Friday, January 30, 2015

January 30 - Dear Nicholas Sparks (Guest Blogger Hope Clyde)

Dear Nicholas Sparks,

Today is January 30th, 2015. I wanted to share an experience I had yesterday, with you.

I have a son named Tyler. He just turned 13 and he was born with Congenital Diaphragmatic Hernia (CDH). It's a condition that  we must always stay on top of. We are part of the "lucky" 50% that our child survived.

We went in this week for his annual check up with our doctor. Having a child with CDH, you learn really fast that nothing is "normal". At his check up, our doctor checked his spine for scoliosis (very common for kids with CDH), we reviewed his reflux meds, ordered some tests and discussed having a miracle sit before us.

Tyler got a chest x-Ray to make sure his large Goretex patch that was made as an artificial diaphragm when he was 5 days old, is still doing its job at being a barrier to the organs between his chest cavity and his abdomen. This is extremely important. If his diaphragm tears, Tyler can go in to respiratory failure and die. It's a reality that scares me every single day of my life. I have no reason to think there is a problem with his diaphragm right now, but we always do chest x-Rays to make sure!

Another thing we will always have to keep an eye on is pulmonary hypertension. Pulmonary hypertension is an often fatal complication of CDH. Our doctor scheduled an echocardiogram to check for signs of pulmonary hypertension.

We went to our local hospital to do the echo yesterday. We got checked in, went back, everything was going fine. Tyler took his shirt off and laid on the table. It's been quite a few years since he's had an echo, so I was explaining everything that was happening. He was pretty anxious just because he didn't know what to expect.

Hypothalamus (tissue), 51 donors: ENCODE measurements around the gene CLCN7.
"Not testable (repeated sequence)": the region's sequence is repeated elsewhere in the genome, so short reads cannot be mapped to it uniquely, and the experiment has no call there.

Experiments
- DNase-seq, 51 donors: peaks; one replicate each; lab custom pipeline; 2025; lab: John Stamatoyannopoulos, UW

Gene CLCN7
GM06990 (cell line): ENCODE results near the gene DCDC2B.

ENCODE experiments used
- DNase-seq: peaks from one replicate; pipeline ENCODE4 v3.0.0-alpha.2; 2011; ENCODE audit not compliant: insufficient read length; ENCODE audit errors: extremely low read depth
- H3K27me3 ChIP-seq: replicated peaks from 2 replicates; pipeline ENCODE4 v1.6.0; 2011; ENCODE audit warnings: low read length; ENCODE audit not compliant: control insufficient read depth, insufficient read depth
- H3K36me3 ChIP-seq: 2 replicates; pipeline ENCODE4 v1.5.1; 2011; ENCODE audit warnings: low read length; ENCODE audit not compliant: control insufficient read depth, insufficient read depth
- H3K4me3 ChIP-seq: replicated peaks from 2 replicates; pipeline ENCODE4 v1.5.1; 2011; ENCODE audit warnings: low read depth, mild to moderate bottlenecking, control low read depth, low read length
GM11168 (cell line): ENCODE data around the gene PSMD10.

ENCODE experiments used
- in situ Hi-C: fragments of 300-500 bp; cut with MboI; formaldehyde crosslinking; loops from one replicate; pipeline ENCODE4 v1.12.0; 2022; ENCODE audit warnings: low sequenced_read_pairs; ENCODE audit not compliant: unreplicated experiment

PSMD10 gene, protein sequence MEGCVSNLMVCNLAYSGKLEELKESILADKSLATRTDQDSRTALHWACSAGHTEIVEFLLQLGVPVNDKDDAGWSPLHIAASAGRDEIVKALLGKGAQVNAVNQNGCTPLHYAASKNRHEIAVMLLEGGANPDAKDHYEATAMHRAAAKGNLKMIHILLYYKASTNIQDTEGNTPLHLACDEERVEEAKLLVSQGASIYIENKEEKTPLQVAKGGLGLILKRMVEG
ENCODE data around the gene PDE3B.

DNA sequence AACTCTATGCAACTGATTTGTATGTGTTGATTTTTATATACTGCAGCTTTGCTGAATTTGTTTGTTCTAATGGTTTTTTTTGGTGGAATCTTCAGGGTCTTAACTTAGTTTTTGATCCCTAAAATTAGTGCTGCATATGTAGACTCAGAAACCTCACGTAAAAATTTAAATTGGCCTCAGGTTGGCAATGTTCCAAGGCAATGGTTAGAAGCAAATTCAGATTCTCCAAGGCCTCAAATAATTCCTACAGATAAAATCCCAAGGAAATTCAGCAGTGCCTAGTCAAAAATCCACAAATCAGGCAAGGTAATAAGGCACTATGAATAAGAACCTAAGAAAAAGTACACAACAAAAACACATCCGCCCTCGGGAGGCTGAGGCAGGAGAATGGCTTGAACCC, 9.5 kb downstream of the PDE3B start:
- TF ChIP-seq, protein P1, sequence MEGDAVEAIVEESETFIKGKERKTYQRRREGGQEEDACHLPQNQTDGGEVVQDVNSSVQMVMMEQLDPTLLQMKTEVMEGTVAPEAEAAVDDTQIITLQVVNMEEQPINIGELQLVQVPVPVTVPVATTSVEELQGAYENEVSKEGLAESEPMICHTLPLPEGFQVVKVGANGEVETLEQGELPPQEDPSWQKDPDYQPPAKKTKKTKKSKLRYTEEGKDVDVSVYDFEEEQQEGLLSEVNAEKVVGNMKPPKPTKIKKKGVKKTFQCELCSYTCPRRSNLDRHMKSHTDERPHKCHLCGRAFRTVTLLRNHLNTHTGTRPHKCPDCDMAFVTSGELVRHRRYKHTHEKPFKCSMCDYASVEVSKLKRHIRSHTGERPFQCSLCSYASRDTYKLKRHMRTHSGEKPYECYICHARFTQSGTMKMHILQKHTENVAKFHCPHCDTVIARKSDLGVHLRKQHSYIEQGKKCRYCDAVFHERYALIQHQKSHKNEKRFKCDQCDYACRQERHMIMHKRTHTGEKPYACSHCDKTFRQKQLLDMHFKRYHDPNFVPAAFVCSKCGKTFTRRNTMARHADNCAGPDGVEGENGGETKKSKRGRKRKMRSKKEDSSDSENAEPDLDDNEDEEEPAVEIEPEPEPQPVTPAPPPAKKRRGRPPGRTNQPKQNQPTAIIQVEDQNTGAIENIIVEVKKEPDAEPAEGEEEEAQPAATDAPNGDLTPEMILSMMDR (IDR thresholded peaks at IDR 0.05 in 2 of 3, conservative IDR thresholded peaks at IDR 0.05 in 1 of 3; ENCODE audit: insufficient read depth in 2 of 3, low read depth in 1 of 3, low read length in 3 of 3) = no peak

The tech was going along as expected but then he called in the radiologist. No biggie, I thought. They started speaking in medical terms I didn't understand. I know a lot of medical lingo, it comes with the territory, but they were talking about imagery. It felt very secretive to me. I hated it. I didn't know if they were seeing something concerning or it was a "show and tell" type of situation. I know Tyler's insides don't look like most people's, so I was hoping they were just curious.

They kept going..... and going..... and going......

I was getting pretty nervous. The what if's started running through my head. What if they were seeing something suspicious? What if my 13 year old son was showing signs of pulmonary hypertension? This kills people daily, you know? Like in a vortex, my mind went spinning in circles. Panic was creeping up on me. I could feel my face was flushed, my heart racing, I was getting restless. Tyler has come so far, this setback would be devastating.

Well, that 20 minute echo turned into a 55 minute torture session for this mom.  They finally ended and I asked if they could tell me anything about what they saw. The reply I got was, "I wouldn't be too concerned". Really? Then why not just tell me you're just excited to see something different? I was so frustrated but relieved. I feel like we have dodged a bullet, for now.

Tyler will never be "out of the woods". We will always have these situations to deal with. Forever. I'm so grateful to be dealing with scary echoes instead of death anniversaries.

This is the reality of the long term effects that CDH has on a family. Thanks for your time.

Hope Clyde

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